Linked by Thom Holwerda on Mon 14th Feb 2011 20:54 UTC
Windows So, Mobile World Congress is going on over in the beautiful city of Barcelona, and there, Steve Ballmer held a little speech about Windows Phone 7's past, present, and future. Especially the future interests us, as a lot's been planned for this year: copy/paste, hardware-accelerated mobile Internet Explorer 9, and, yes, multitasking!
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Comment by kaiwai
by kaiwai on Wed 16th Feb 2011 01:54 UTC
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In other news the MBU (Mac Business Unit) has officially shipped (via AppStore) 'Windows Phone 7 Connector' with rumours that Zune maybe receiving WP7 update as well which should translate into support for Zune on Mac OS X.

I'm holding out for a WP7 phone as soon as it arrives on the Telecom XT Network - I can parallel import a phone from the US (AT&T since XT Network uses 850/2100) but they're locked down majorly thus the pain isn't worth the trouble.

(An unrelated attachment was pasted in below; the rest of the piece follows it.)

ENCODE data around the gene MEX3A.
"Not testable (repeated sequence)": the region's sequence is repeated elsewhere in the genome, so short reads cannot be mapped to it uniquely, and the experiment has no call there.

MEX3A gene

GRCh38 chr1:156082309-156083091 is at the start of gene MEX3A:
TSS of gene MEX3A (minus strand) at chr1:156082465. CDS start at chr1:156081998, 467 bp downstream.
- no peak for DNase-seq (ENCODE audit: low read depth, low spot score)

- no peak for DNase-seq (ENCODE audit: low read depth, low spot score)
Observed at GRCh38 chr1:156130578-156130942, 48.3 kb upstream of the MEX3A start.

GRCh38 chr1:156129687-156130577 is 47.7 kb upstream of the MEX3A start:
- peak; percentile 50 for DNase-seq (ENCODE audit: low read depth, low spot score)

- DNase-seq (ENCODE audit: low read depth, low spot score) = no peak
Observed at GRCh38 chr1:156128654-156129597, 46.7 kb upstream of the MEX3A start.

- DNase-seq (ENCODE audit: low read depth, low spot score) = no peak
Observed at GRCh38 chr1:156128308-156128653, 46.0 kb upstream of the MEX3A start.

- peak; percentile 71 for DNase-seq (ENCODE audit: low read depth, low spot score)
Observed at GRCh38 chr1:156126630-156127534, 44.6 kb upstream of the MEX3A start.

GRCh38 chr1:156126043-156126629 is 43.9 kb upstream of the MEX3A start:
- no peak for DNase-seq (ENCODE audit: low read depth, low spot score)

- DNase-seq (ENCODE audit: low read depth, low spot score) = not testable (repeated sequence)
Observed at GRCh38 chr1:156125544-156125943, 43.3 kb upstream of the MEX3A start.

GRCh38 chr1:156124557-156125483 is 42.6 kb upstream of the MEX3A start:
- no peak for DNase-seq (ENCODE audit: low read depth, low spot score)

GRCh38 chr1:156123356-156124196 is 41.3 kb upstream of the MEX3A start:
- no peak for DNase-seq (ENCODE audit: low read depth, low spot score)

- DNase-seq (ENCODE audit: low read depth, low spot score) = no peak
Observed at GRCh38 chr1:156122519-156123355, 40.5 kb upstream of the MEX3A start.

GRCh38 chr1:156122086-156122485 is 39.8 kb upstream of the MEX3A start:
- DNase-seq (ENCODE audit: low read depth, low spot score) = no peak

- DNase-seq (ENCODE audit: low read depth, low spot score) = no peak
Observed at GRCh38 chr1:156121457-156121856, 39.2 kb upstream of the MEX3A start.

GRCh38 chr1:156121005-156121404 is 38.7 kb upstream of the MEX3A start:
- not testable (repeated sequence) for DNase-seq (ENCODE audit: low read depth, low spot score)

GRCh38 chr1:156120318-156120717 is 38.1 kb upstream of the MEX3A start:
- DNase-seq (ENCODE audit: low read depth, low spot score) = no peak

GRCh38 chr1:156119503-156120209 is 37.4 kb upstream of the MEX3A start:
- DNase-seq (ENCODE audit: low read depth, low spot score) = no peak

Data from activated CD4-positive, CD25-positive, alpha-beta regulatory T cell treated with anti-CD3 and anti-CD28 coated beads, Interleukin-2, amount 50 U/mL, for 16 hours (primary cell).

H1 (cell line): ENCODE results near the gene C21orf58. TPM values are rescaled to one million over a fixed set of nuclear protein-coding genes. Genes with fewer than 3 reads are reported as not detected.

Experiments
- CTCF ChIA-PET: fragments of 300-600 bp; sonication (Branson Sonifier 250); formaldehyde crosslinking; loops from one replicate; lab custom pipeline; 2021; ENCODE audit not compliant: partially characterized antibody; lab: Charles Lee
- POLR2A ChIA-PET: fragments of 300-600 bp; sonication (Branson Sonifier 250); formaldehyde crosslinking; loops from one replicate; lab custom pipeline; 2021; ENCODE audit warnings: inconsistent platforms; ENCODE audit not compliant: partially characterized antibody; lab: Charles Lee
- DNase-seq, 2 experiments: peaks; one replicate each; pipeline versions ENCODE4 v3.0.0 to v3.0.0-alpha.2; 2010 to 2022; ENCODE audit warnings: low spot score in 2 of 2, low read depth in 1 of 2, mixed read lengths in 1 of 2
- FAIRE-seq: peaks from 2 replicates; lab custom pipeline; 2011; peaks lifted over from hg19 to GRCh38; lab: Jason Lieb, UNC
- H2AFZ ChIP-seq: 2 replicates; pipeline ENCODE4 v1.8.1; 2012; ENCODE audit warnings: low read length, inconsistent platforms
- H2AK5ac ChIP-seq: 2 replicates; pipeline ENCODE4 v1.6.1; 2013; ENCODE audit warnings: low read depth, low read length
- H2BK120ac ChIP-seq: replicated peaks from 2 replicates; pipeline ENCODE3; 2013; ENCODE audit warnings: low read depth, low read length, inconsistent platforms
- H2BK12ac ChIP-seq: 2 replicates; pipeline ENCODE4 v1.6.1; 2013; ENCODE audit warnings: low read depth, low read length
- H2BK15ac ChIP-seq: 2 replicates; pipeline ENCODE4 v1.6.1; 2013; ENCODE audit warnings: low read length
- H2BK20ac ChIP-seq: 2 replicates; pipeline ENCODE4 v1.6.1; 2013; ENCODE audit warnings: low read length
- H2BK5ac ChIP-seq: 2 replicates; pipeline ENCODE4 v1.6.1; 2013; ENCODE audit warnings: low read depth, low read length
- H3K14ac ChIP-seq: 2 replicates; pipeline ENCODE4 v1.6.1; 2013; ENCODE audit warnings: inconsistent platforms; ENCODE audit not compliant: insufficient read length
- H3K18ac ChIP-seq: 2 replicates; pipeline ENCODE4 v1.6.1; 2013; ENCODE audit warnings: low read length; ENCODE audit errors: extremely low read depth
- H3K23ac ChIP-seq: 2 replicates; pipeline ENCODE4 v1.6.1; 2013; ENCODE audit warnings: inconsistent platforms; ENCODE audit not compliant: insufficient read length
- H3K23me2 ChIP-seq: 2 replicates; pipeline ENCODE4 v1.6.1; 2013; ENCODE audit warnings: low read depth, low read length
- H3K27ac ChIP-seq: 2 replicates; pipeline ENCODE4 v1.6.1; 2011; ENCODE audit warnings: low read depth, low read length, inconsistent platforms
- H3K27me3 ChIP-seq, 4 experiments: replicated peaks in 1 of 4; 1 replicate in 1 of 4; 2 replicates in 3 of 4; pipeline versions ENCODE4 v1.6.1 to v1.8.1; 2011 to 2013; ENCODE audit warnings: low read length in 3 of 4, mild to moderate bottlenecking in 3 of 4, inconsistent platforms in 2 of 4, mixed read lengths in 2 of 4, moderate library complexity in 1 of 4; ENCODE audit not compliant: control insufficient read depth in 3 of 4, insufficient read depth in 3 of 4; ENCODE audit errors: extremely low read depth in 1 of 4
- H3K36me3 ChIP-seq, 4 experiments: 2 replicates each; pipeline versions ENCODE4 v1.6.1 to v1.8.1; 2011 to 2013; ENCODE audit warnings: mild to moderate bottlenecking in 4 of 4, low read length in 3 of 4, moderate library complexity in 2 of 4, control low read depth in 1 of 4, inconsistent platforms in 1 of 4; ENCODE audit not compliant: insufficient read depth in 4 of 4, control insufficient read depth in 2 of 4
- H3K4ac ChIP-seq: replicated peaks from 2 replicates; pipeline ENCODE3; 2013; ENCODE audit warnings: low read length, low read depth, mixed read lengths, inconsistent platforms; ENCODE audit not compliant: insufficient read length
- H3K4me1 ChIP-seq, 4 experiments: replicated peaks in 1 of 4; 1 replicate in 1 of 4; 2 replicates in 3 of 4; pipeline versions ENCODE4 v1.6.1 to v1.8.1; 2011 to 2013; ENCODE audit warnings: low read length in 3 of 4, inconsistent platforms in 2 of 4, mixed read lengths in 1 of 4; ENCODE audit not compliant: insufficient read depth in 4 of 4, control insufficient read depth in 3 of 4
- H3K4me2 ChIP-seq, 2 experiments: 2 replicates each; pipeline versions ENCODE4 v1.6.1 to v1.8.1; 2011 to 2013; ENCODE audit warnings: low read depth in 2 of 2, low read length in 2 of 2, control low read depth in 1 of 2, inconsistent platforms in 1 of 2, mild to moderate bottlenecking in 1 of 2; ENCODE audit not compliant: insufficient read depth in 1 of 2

Regarding the Internet Explorer 9 hardware acceleration, are they using XNA for the hardware acceleration because if I remember correctly Windows Phone 7 doesn't have the full DirectX/DirectWrite/Direct2D unless they're going to add such functionality at a later release - DirectWrite/Direct2D being based on top of XNA.

Reply Score: 2

RE: Comment by kaiwai
by Nelson on Wed 16th Feb 2011 07:48 in reply to "Comment by kaiwai"
Nelson Member since:

XNA is a managed wrapper around DirectX. IE isn't a managed application (at least not the core rendering engine, the shell very well may be), so it does use the underlying DirectX API family.

They've stated that already, in the current shipping version, they are using DirectWrite for text rendering (try zooming in on text in IE on WP7 then compare it to other browsers). I don't think its too much of a reach to think that they've ported their entire DX stack to WP7.

The interesting part about this though, is that if they build a native UI toolkit around Direct2D (it has to exist, Microsoft 1st party apps are not managed code they're native code) and release it to select partners, it could go a long way towards easing transitions from native to managed code.

Edit: Just to clarify, I believe you have it backwards:

It is XNA which is built ontop of DirectX, not the other way around. XNA actually replaced MDX (Managed DirectX) and is quite a bit nicer ;) .

So all those shiny, well performing games that are on Windows Phone are all C# ;)

Edited 2011-02-16 07:51 UTC

Reply Parent Score: 2